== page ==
Here is a rather unexpected way to compute pi that I've sometimes encountered when looking for massively parallel algorithms. As a foreword, if you are trying to compute the billion-th digit of pi, you can stop reading this right now

This technique is part of a class of algorithms called "Monte Carlo method" which consists in obtaining a numerical result by repeating the same experiment many times with a random input. Monte Carlo methods are widely used (in much more serious ways), but today we are only going to discuss a toy example.

To compute pi, the experiment we are going to repeat here consists in shooting a random point (x,y) within the unit square (such as x and y belong to [0,1]). The next Figure depicts this unit square as well as the unit circle (centered at (0,0) with a radius of 1) :

Assuming that we have a uniform distribution of points, the probability that a point within the unit square is also located in the unit circle corresponds to the ratio between the surface of the quarter (1) of circle and that of the square (pi/4).

1 2 3 4 5 6 7 8 9 10 11 12 13 14 15 16 |
cnt = 0;
for (i = 0 ; i < N ; i++)
{
// Shoot a point (x,y) within the unit square
x = rand([0; 1]);
y = rand([0; 1]);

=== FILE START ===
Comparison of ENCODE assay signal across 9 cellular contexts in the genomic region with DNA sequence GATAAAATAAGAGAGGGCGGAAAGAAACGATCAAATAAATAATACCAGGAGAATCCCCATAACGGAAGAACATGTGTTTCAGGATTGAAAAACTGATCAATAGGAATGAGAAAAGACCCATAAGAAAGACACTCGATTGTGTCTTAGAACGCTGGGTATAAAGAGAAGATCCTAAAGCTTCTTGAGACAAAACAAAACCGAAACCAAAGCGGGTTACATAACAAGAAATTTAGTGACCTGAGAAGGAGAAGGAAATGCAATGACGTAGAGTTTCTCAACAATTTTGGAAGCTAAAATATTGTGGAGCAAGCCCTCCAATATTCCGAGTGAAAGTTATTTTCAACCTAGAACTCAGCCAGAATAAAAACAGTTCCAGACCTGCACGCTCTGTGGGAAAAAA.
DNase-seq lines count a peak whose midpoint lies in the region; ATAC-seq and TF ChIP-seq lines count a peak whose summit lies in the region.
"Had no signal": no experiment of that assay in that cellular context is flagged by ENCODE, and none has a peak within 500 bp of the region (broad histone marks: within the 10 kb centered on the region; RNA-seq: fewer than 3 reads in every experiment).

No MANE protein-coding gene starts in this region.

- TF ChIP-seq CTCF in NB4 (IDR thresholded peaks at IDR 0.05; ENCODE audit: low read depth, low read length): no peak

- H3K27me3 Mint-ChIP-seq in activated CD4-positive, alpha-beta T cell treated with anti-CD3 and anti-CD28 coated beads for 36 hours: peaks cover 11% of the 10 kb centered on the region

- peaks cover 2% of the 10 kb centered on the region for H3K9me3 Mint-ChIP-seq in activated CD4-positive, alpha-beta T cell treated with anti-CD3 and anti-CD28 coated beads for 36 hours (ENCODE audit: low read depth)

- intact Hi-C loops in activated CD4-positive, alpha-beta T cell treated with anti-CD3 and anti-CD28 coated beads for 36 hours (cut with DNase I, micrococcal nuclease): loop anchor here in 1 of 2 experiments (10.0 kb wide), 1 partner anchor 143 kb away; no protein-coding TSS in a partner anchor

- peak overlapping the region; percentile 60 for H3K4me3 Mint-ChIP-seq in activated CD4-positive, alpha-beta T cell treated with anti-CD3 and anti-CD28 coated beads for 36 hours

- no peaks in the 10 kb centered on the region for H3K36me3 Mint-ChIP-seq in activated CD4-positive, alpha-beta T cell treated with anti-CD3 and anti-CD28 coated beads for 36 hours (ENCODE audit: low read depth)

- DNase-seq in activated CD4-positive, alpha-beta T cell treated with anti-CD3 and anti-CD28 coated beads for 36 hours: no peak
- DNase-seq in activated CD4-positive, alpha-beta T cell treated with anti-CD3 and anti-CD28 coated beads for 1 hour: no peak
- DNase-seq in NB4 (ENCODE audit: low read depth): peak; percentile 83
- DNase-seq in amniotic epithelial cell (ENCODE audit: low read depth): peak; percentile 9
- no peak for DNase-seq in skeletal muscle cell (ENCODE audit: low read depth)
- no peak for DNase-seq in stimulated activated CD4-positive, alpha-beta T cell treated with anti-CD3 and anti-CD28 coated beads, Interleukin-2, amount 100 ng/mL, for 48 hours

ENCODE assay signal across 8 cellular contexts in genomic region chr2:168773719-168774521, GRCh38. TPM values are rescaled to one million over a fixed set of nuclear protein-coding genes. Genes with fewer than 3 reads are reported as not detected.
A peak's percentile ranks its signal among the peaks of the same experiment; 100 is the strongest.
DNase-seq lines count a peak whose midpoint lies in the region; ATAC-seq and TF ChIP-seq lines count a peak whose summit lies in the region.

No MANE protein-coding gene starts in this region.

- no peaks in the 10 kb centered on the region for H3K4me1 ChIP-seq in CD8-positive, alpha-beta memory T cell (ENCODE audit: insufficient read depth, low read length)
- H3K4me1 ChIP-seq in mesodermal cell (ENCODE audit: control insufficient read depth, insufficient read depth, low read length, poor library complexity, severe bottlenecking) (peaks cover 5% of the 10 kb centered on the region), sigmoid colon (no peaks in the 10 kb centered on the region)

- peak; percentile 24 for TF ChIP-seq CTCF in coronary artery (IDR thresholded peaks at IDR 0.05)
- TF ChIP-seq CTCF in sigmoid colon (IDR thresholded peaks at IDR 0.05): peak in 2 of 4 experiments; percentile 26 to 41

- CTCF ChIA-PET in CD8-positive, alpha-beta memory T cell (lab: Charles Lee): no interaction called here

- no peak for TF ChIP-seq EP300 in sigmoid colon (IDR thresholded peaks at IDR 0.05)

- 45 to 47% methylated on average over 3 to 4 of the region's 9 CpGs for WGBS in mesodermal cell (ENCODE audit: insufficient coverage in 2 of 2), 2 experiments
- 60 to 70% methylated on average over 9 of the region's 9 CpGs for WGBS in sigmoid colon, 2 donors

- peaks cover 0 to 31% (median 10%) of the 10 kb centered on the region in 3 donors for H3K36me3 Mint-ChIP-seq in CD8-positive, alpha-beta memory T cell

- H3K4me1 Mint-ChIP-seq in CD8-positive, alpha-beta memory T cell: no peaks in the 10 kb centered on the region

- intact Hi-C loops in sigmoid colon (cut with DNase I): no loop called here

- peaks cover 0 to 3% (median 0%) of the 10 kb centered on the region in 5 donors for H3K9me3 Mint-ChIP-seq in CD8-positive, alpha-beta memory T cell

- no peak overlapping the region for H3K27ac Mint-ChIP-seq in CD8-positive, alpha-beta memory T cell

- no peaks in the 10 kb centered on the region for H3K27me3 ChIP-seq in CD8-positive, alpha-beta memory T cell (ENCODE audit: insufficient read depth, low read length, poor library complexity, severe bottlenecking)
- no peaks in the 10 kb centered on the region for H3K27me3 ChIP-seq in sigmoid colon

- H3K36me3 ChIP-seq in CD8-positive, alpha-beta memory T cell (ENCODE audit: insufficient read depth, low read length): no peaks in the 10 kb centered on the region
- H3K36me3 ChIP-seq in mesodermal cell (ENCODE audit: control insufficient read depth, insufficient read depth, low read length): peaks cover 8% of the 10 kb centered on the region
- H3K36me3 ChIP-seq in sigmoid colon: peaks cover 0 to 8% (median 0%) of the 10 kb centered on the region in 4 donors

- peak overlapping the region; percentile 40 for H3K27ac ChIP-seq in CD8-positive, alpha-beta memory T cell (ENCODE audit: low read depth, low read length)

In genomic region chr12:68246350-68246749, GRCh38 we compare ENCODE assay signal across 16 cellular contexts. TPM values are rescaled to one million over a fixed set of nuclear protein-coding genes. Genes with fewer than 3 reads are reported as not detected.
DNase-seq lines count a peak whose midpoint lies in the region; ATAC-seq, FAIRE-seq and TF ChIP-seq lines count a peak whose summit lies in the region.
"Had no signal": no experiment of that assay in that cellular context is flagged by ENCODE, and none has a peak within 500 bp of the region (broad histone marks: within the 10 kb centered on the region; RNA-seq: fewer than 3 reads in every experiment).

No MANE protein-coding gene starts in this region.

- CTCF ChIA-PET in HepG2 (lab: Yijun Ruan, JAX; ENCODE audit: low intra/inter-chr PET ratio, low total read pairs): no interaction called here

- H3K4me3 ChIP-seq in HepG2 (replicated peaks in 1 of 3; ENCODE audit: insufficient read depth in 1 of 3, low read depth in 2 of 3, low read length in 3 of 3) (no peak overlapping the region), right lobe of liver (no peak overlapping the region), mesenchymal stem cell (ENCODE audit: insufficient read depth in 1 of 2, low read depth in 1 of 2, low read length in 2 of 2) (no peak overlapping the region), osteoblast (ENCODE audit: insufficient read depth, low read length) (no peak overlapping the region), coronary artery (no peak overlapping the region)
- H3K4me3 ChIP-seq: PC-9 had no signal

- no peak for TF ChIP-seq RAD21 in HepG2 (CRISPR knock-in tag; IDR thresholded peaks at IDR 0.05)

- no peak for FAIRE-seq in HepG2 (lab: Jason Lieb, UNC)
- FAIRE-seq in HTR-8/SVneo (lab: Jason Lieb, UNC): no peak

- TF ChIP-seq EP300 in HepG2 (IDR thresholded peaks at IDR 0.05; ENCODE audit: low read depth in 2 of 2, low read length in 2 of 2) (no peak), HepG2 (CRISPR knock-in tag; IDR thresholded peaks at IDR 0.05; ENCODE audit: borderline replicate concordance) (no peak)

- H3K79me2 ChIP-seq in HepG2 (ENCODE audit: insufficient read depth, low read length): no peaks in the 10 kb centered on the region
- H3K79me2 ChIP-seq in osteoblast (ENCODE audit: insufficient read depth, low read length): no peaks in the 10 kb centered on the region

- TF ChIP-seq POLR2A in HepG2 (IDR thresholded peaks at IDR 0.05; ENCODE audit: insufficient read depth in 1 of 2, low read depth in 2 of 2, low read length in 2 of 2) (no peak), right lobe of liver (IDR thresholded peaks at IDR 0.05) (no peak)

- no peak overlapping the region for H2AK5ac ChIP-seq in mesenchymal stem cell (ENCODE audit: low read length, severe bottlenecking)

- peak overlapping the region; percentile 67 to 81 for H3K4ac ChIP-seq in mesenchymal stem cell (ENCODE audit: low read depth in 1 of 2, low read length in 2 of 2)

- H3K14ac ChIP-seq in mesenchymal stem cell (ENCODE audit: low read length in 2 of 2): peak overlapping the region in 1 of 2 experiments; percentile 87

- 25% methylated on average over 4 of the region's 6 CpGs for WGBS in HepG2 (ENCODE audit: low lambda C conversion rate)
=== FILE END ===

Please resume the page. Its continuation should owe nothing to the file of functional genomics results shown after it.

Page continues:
// Test if the point is within the circle.
// This test has a probability of pi/4 to succeed.
if (x^2 + y^2 < 1)
{
cnt = cnt + 1;
}
}
return (4 * cnt)/N |

The previous pseudo-code illustrates how to implement this method in practice. It returns the resulting evaluation of pi according to this algorithm. While this technique is easy to implement, it must however be noted that its convergence speed is really low, so that it is not really useful in practice to compute many digits of pi. Here are some examples of output to illustrate this slow convergence rate:

10^3 iterations: PI = 3.108 (error of 3.35e-02)

10^6 iterations: PI = 3.141924 (error of 3.31e-04)

10^9 iterations: PI = 3.141608 (error of 1.57e-05)

However, this method can be interesting to numerically integrate functions with possibly multiple dimensions, as illustrated by this Figure:

Besides their slow convergence rate, the outcomes of Monte Carlo experiments heavily rely on the quality of the random numbers generators. When parallelizing such algorithms, parallel random generation may actually be the hardest point to consider.

To conclude, here is a perfect candidate if you are looking for a synthetic benchmark that will scale massively or to test the quality of a random number generator, but it does not have much use in real life besides being a rather amusing way to compute pi...

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